Hi there,

I’m sure you’ve continued to see the news about the heartbreaking mass shootings in places like Uvalde, Buffalo and Tulsa in recent weeks. Gun violence is now the leading cause of death for young Americans – not car accidents, not drug overdoses, not cancer.

This epidemic is taking far too many lives, and that’s why the House passed a package of legislation this month aimed at keeping our kids safe and curbing this crisis. One of the bills we passed was my Safe Guns, Safe Kids Act, a safe gun storage bill I introduced after the shooting at Oxford High School last November.

My team and I began working on this bill just weeks after the tragedy in Oxford that took the lives of four high school students, and it is based on the events that happened in that horrible shooting. We focused on building a serious, practical piece of legislation that would make a real difference in preventing similar tragedies in the future. Through conversations and meetings with first responders, community members, hunters, sportsmen, and other folks on the ground, it became clear that ensuring the safe storage of guns was essential. 

We settled on an idea that’s pretty simple: gun owners who have children living in the home must take reasonable steps to secure their firearms, and can be held criminally responsible if they fail to do so and people get killed. 

It’s a straightforward idea that’s meant to encourage responsible gun ownership and to keep our kids safe. Most Michiganders do this already as a matter of habit.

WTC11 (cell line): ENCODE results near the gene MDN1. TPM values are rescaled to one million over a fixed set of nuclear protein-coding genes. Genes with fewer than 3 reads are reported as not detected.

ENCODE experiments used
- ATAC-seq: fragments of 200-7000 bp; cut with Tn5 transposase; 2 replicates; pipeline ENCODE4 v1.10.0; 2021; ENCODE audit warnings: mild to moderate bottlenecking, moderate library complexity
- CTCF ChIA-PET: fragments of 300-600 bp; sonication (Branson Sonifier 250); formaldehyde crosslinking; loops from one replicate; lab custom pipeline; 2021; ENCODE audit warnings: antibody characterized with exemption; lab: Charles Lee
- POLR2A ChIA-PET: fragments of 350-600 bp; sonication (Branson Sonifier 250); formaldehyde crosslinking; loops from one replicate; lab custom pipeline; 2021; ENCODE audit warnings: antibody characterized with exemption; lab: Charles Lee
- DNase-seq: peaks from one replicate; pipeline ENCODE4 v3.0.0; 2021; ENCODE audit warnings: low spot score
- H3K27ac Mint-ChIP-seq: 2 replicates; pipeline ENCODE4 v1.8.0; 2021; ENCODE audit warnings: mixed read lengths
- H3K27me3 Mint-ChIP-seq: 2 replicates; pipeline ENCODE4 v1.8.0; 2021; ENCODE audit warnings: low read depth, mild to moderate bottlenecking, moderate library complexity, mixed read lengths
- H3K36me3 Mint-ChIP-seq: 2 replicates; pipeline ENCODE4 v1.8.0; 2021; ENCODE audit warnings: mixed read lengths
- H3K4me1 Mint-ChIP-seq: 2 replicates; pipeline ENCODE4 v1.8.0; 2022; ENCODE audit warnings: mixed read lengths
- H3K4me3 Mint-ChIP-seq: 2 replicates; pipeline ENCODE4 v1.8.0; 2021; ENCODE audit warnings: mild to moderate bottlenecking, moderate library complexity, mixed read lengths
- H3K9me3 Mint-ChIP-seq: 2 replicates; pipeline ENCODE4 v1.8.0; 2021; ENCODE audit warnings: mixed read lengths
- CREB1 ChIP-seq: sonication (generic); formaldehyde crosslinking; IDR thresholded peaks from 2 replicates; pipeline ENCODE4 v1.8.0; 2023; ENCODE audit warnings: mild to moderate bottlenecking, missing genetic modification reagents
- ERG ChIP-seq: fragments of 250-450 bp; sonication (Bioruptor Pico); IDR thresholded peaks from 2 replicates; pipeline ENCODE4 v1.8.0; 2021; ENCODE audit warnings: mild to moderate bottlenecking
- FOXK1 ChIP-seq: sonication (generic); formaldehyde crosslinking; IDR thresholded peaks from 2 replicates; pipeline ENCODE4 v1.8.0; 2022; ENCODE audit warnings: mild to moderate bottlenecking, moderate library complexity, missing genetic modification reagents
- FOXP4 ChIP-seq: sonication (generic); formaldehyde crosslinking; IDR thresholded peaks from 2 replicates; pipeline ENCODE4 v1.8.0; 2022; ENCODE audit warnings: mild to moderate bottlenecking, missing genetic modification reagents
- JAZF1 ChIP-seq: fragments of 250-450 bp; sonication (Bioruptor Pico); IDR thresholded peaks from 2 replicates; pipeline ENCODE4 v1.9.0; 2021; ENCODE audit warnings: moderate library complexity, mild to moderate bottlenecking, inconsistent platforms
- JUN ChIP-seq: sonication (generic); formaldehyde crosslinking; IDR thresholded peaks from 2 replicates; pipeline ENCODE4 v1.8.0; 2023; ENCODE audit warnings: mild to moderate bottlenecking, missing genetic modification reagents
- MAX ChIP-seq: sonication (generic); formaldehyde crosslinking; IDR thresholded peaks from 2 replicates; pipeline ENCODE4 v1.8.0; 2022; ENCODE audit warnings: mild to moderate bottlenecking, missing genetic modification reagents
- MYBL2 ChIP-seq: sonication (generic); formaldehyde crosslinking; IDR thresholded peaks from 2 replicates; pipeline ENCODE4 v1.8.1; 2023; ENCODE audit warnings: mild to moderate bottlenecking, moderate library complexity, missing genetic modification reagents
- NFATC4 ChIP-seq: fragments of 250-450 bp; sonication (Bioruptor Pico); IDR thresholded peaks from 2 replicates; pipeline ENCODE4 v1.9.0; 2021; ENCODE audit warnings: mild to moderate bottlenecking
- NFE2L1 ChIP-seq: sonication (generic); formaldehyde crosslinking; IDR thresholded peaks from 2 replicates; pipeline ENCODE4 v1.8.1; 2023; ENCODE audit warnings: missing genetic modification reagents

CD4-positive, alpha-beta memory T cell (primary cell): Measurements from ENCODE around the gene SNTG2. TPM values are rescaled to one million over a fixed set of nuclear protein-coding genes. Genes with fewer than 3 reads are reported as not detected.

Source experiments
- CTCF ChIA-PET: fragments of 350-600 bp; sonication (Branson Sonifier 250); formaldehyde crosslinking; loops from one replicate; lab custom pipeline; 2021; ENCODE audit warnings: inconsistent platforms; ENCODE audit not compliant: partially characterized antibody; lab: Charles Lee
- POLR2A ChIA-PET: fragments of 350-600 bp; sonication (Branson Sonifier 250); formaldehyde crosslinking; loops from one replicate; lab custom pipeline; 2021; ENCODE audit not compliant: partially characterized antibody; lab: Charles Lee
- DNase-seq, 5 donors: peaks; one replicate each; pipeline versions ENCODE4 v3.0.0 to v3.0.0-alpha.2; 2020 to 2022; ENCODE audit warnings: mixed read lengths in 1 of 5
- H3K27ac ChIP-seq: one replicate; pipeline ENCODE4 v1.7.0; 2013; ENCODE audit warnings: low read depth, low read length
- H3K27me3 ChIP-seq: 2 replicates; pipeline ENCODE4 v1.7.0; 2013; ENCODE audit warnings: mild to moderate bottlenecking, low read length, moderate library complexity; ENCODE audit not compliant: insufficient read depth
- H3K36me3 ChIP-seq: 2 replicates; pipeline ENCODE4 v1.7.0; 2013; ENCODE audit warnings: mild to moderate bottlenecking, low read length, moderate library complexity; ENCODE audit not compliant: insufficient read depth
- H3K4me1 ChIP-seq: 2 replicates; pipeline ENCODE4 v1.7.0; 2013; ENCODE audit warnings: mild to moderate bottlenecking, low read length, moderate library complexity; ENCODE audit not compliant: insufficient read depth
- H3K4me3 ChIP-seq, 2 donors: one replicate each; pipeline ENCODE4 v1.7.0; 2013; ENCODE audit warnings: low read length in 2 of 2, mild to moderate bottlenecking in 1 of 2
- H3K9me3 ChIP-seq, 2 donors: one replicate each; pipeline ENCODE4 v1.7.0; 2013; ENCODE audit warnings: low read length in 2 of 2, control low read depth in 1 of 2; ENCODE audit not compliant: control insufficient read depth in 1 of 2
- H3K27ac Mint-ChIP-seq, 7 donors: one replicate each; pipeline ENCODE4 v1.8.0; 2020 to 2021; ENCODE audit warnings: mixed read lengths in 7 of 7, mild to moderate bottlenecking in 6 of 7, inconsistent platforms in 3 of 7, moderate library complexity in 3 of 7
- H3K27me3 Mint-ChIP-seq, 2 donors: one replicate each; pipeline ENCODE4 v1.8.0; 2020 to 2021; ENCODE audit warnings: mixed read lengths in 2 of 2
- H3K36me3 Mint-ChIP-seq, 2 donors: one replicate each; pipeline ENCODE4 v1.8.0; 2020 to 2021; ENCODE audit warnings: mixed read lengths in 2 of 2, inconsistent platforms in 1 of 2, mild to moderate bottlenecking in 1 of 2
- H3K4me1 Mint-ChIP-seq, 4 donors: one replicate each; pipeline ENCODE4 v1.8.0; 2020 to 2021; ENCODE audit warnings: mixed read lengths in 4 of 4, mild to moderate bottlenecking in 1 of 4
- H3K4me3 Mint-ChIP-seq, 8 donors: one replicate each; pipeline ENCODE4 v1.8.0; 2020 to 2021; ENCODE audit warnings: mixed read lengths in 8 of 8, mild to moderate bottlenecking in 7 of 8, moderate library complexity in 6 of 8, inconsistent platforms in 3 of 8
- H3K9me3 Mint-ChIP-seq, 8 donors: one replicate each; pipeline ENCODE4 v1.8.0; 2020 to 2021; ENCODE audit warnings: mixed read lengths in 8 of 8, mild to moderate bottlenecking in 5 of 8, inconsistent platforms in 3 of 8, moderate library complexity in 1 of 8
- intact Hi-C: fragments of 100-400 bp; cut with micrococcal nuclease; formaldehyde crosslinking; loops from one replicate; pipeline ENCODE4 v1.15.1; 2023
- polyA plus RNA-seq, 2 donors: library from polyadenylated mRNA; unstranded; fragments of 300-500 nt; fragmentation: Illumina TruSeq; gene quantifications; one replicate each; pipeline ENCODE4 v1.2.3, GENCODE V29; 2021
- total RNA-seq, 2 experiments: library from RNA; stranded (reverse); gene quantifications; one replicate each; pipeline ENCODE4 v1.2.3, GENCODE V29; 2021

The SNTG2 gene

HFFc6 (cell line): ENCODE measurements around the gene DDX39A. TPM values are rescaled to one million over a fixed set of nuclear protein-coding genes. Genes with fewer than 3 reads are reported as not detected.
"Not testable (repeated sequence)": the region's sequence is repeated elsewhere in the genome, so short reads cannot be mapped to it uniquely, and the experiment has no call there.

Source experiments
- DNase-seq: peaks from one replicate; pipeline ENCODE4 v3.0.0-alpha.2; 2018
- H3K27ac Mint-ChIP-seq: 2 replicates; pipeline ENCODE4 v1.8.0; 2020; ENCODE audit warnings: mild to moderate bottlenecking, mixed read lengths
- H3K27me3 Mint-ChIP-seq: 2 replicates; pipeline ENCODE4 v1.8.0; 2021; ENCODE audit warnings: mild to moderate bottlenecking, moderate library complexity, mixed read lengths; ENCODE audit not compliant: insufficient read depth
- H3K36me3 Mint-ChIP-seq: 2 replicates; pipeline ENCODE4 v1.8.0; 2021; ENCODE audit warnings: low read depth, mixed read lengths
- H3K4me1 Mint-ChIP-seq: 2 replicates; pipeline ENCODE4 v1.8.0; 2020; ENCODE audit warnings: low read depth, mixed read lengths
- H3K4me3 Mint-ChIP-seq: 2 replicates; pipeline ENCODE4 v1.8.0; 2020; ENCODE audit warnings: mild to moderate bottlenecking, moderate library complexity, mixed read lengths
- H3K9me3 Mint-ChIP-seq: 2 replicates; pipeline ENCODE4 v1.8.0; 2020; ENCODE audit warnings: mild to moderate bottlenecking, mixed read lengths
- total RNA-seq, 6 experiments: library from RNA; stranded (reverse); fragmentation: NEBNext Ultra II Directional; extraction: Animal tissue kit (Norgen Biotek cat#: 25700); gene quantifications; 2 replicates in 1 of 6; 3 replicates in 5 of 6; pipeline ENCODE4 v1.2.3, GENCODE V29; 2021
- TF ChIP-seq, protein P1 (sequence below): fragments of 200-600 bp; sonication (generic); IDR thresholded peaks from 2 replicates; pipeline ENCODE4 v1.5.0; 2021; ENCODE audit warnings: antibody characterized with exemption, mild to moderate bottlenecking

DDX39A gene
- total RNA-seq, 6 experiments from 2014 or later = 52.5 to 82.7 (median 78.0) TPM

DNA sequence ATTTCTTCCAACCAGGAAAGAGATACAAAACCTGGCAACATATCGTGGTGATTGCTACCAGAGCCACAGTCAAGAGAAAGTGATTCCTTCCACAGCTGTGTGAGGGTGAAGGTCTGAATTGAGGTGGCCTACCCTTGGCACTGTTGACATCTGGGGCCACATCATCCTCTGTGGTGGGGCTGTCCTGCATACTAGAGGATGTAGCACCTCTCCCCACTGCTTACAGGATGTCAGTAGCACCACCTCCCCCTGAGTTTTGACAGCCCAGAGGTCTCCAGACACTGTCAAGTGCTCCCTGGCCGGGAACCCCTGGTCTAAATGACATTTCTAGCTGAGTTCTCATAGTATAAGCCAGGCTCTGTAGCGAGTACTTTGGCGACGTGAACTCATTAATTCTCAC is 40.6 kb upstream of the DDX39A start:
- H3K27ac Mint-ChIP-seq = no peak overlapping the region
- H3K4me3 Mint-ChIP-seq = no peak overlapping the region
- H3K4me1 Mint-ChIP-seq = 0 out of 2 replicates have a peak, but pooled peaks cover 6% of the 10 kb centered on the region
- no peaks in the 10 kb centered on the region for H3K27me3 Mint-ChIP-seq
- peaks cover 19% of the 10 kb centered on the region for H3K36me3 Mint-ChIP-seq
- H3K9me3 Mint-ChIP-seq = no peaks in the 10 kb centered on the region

The day after the shooting in Uvalde, I was coincidentally scheduled to speak at the Oxford Virtual Academy graduation. It was a deeply emotional moment for the students, their families, and school staff, with so many raw emotions bubbling up after the tragedy in Texas.

No community should ever have to undergo that pain and grief. Our response to similar shootings over the last decade has always been the same: an outcry for change, followed by marches and protests, but no legislative action. This time appears to be different. The Senate appears to have reached a bipartisan deal on mental health and gun safety, which I hope will hold.

As the representative of a community that’s experienced the immense pain of a school shooting, I’m committed to getting a bill signed into law that will protect our kids and help prevent this kind of violence in the future.

That’s why I’m encouraged by the bipartisan framework the Senate has developed and am eager to vote on it as quickly as possible. It’s a compromise, but would, if passed, represent bipartisan consensus for the first time in 25 years.
– Rep. Elissa Slotkin